Fantastic plastic: Moments from a Kodak Brownie 127

Cycling in England

Ashmore Park, England, 1964


I carried my Kodak Brownie 127 camera for nearly 20 years. The little Bakelite box camera sold for under £2 (less than $5 at the time) in the late ‘50s. It used 127 roll film — a medium format stock, between 35mm and the larger 120 professional film. A simple winder moved film from one spool to another. A red, circular window in the back of the camera enabled viewing of frame numbers. Each roll of 127 film accommodated eight 4X6.5 cm images.

The camera boasted a ‘Dakon’ 65mm plastic lens, resulting in a soft-focus look, particularly in the corners of the image. Nevertheless, the large negative recorded a lot of detail and, in good light, produced some good images. Other than a shutter release, there were no controls. The simple leaf shutter opened for 1/50th of a second. The lens had a fixed aperture of f/14.

In the spring of 1965, as my family prepared to emigrate to Canada, I began to document the surroundings I knew I’d soon be leaving behind: my bicycle, my extended family, nearby fields where I practiced cross-country running and cyclocross, and the housing estates I toured with my cousin on his somewhat oversized Fiorelli. A roll of negatives from a few months on includes an aerial snapshot of the Rocky Mountains — where I’d live and climb just a few years later — made on July 14, 1965, from the window of a DC-8 airliner as my family and I emigrated to a new home in British Columbia.

In the ‘70s I used it to document life in the Kootenays’ Purcell Mountains, mailing film to a lab in Vancouver for development and printing. Unfortunately, much of that was colour, with less exposure latitude and inferior archival qualities compared to black-and-white film. Nevertheless, as described below, the meeting of these old analog images with modern digital hardware and software produces some interesting results.

In the early ‘90s, I took some of the old black-and-white negs from the Brownie, loaded them into a glass carrier, and made silver-gelatin prints with my Besseler enlarger and Rodenstock lens.  More recently, I’ve scanned them with an Epson Perfection V750 Pro flatbed scanner (as seen in the appended gallery). In digitally preparing/restoring these photographs I have resisted the urge toward “perfection,” preferring to leave some artifacts, while fixing obvious flaws. I’d be misleading the reader, however, if I did not admit to some judicious use of Photoshop and Nik software to render the photographs as I visualized them, using original prints as a guide, if not a blueprint. Hell, modern snap shooters reach for retro filters to achieve looks like this!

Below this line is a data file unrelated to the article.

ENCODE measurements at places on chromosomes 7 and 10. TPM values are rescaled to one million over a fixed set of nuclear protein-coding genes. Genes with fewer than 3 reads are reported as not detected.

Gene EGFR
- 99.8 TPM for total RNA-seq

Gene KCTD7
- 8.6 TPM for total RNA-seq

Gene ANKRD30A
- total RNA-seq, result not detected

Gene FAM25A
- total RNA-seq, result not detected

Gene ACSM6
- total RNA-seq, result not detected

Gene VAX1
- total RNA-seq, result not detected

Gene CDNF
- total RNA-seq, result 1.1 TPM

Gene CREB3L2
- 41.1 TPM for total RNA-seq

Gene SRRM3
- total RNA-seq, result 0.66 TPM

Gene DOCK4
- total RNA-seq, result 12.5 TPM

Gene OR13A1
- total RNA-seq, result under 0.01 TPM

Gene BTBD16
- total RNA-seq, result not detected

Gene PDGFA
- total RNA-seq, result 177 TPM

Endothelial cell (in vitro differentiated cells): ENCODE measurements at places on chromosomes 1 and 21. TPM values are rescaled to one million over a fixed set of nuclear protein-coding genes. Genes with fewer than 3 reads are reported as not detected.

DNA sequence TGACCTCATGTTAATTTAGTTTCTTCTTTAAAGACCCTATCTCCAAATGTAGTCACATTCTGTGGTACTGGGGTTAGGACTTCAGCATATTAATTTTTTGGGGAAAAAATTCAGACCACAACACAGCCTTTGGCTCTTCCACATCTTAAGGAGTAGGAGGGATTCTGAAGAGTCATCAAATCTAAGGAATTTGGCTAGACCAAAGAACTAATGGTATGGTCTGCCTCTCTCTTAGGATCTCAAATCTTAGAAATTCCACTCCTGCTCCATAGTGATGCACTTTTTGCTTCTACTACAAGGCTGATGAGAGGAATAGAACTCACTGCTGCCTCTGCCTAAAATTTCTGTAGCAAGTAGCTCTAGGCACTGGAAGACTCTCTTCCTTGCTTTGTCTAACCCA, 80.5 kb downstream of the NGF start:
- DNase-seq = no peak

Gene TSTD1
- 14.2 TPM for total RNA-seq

Sadly, my old plastic buddy disappeared into the Purcells during my last sojourn. It would have had pride of place on my vintage camera shelf. Still, I have the memories.


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  • Kathy Brown - you have been a photo documentarian for a long time! Cool pictures…November 20, 2014 – 3:28 pmReplyCancel

    • Raymond Parker - Getting up there. I forget which photographer made the statement ― perhaps David Bailey ― that any photograph over 30 years-old can’t be all bad, but I’m counting on it. 🙂November 20, 2014 – 6:12 pmReplyCancel

      • Kathy Brown - Thirty years ago I would have been using an Kodak Instamatic 110 – November 20, 2014 – 9:17 pmReplyCancel

        • Raymond Parker - That was the only camera carried on a 3-month odyssey to the northern Yukon, in 1976. Unfortunately, most of those negs are gone.

          110 was an unfortunate foray into miniaturization, IMO, though I understand it’s making a comeback amongst “Lomography” enthusiasts. The reason the Brownie could make quite nice images, even with a plastic lens, is due to the film size: 127, which is basically medium-format. 110 is very hard to enlarge successfully above “drug store” print size.November 20, 2014 – 9:55 pmReplyCancel

          • Kathy Brown - Interesting! I’ll have to look up Lomography – thanks Raymond!November 20, 2014 – 10:51 pm


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